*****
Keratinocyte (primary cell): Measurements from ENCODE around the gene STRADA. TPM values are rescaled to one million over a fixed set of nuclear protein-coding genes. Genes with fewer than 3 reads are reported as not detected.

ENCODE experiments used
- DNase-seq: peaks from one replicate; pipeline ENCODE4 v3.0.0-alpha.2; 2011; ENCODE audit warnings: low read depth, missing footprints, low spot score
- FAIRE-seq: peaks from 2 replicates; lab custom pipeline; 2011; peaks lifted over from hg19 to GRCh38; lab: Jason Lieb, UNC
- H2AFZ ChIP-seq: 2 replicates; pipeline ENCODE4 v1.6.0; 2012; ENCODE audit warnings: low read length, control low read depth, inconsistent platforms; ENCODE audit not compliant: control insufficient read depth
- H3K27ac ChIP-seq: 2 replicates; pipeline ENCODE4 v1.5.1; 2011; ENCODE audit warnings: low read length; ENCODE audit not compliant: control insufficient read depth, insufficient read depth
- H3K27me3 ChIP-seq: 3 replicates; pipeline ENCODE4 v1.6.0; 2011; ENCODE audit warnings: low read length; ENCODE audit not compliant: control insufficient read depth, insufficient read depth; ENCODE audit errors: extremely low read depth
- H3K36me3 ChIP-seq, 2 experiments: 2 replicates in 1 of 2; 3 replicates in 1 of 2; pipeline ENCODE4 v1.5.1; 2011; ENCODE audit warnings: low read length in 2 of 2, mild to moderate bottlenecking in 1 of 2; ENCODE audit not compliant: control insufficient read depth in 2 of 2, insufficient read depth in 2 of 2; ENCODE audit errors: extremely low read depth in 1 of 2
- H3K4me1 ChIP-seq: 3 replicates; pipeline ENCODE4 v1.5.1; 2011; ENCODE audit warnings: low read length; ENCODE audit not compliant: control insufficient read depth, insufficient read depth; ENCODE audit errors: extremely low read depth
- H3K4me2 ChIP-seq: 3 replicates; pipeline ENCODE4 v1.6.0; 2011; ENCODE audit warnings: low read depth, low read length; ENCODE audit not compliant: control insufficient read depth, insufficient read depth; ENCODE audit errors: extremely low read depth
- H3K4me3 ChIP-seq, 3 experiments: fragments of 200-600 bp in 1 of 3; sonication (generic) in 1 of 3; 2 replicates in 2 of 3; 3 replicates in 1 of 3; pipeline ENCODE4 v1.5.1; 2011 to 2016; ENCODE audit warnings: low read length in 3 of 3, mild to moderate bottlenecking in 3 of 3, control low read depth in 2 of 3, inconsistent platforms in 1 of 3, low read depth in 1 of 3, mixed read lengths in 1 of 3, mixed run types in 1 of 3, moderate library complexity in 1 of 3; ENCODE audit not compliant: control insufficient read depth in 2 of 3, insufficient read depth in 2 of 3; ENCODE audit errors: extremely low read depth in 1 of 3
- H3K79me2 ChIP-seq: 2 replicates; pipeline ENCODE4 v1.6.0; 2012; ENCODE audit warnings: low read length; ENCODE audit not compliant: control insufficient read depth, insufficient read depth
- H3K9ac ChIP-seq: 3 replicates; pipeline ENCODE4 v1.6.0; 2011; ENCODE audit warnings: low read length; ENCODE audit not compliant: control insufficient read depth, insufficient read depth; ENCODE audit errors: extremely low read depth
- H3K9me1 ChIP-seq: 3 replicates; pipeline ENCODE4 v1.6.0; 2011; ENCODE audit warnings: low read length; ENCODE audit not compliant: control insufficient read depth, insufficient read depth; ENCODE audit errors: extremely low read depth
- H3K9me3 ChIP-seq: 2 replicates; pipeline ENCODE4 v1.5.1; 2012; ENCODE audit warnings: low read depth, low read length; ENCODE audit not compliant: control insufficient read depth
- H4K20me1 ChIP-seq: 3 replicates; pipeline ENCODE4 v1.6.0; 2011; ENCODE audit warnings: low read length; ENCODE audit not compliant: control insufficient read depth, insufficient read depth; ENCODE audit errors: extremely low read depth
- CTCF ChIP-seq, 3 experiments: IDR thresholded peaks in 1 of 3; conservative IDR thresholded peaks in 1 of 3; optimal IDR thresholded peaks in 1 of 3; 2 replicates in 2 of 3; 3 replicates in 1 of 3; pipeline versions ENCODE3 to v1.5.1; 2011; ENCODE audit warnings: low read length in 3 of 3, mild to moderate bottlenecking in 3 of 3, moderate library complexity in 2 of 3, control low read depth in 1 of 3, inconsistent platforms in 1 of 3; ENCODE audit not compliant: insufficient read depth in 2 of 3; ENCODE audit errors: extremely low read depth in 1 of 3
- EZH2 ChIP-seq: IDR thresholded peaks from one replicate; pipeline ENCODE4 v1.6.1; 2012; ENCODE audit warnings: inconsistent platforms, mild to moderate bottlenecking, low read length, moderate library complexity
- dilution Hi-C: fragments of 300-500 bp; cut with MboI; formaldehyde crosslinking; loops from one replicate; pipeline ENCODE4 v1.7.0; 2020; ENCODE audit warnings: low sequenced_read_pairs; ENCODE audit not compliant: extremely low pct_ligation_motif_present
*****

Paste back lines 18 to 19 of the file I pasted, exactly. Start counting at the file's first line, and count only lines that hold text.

- EZH2 ChIP-seq: IDR thresholded peaks from one replicate; pipeline ENCODE4 v1.6.1; 2012; ENCODE audit warnings: inconsistent platforms, mild to moderate bottlenecking, low read length, moderate library complexity
- dilution Hi-C: fragments of 300-500 bp; cut with MboI; formaldehyde crosslinking; loops from one replicate; pipeline ENCODE4 v1.7.0; 2020; ENCODE audit warnings: low sequenced_read_pairs; ENCODE audit not compliant: extremely low pct_ligation_motif_present